The consultant said he expects the NBSK price in Europe to rise $5/tonne in April but for the BHKP price to drop at least $10/tonne.
The sales executive said the BHKP price in April in Europe will likely decrease $5-$10/tonne, depending on the supplier, as well as on the March supplier inventory statistics, which are set to be released April 23. “I know the Italians are waiting—they are hungry to get it much more down,” he said.
He described the March BHKP price in Northern Europe as $760-$770/tonne (others have said $760/tonne) and in Italy as $750-$760/tonne (others have said $750/tonne in Italy and in some cases $745/tonne or lower).
He said the paper side has been a “bit disappointing” and he said that in recent times, the typical seasonal pickups have been happening a month or two later than usual.
For the week ending April 12, FOEX said the NBSK price in Europe increased 43 cents/tonne, to $924.08/tonne. In euros, the price sank €8.05/tonne, to €666.13/tonne, as the euro strengthened against the U.S. dollar by 1.3%.
FOEX said the BHKP price increased 34 cents/tonne, to $758.65/tonne, and dropped in euros €6.62/tonne, to €546.89/tonne.
(The euro is currently at US$1.38150.)
In its April 15 commentary, FOEX wrote that known BSKP production capacity increases this year will amount to only 0.5% or so. “This is without further, likely, closures of paper capacity releasing market pulp from earlier integrated use and also without possible swings from other grades (BHKP or dissolving pulp) into softwood pulp,” FOEX wrote, adding that recent practical supply has been sinking rather than growing, given the production problems seen both in North America and in Europe.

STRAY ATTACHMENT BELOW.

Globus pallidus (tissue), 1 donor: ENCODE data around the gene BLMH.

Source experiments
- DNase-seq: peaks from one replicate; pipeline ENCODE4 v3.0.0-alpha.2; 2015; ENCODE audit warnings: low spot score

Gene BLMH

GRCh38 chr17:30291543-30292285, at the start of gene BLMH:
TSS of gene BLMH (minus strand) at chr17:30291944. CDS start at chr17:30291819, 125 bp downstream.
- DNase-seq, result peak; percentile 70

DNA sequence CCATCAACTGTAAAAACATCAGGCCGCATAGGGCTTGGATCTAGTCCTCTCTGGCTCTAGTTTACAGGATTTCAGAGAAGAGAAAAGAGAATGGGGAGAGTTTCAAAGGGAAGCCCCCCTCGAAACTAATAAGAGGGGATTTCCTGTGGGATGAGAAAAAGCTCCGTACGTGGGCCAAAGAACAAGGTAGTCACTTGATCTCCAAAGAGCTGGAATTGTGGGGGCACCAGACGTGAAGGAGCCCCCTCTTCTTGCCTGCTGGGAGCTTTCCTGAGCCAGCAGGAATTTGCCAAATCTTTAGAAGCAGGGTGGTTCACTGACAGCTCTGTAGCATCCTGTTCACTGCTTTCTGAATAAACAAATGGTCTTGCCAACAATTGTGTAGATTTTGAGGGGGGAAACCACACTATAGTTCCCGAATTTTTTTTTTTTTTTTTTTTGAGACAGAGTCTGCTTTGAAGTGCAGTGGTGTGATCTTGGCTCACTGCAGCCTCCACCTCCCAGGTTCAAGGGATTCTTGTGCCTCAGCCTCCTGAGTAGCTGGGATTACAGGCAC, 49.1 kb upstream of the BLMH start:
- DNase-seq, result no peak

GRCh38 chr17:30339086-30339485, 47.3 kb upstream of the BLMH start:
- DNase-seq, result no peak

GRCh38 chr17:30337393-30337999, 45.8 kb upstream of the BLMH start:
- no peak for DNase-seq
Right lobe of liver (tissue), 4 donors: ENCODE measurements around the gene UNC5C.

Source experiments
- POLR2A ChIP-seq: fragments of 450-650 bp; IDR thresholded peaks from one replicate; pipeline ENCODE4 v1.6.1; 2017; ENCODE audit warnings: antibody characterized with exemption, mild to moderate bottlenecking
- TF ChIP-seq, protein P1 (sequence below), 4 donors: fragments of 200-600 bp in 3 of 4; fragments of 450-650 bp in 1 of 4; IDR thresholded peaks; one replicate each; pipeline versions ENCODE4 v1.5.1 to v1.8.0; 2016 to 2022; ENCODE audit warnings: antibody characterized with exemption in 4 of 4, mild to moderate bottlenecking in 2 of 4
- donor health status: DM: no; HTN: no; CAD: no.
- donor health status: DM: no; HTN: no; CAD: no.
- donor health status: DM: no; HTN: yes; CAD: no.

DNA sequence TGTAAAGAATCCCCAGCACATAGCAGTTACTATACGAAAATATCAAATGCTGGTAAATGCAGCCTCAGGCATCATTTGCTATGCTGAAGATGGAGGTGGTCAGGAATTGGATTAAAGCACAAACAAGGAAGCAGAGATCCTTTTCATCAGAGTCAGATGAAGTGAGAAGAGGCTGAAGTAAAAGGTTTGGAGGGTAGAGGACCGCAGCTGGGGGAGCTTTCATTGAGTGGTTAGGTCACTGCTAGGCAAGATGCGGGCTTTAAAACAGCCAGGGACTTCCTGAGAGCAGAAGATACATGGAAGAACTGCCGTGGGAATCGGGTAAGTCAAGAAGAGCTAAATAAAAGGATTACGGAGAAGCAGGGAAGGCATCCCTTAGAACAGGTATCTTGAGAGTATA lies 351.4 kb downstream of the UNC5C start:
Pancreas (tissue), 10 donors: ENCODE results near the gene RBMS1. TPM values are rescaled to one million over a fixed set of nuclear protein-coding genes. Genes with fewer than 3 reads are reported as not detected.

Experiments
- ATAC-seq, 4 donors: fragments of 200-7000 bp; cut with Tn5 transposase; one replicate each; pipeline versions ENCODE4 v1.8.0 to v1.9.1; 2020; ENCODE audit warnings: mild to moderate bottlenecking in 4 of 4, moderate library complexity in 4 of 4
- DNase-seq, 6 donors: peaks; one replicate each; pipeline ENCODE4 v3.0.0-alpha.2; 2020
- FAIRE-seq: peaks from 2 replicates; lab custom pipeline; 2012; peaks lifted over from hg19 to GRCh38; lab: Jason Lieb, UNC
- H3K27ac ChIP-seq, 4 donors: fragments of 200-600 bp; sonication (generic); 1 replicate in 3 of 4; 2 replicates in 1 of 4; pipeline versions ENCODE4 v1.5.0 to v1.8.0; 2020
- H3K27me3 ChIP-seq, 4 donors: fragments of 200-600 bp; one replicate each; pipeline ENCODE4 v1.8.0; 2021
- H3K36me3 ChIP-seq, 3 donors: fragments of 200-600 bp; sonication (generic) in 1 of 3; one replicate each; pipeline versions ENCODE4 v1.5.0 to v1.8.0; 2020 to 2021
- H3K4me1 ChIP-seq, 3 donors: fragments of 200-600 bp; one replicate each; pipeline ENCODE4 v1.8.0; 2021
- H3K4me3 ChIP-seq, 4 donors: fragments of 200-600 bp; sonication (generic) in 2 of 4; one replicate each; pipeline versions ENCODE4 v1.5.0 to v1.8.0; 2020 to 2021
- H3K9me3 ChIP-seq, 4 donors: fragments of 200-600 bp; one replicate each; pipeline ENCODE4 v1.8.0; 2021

“Demand has been relatively soft but with frequent difficulties to produce and/or deliver the pulp, the market has remained fairly tight,” FOEX wrote.
Given the weakness of the U.S. dollar against the euro, the price has risen just US$16/tonne since the turn of the year, while the price in euros is fractionally down, FOEX noted.
In its BHKP comments, FOEX noted that capacity will grow this year by about 2 million tonnes from Latin America alone and some more from the Asian sources. “While some conversions away from BHKP can be expected, the risk of an over-capacity is quite obvious, especially as the demand has not grown in the beginning of the year against early 2013,” wrote FOEX wrote, adding that some production was lost in North America during the first quarter.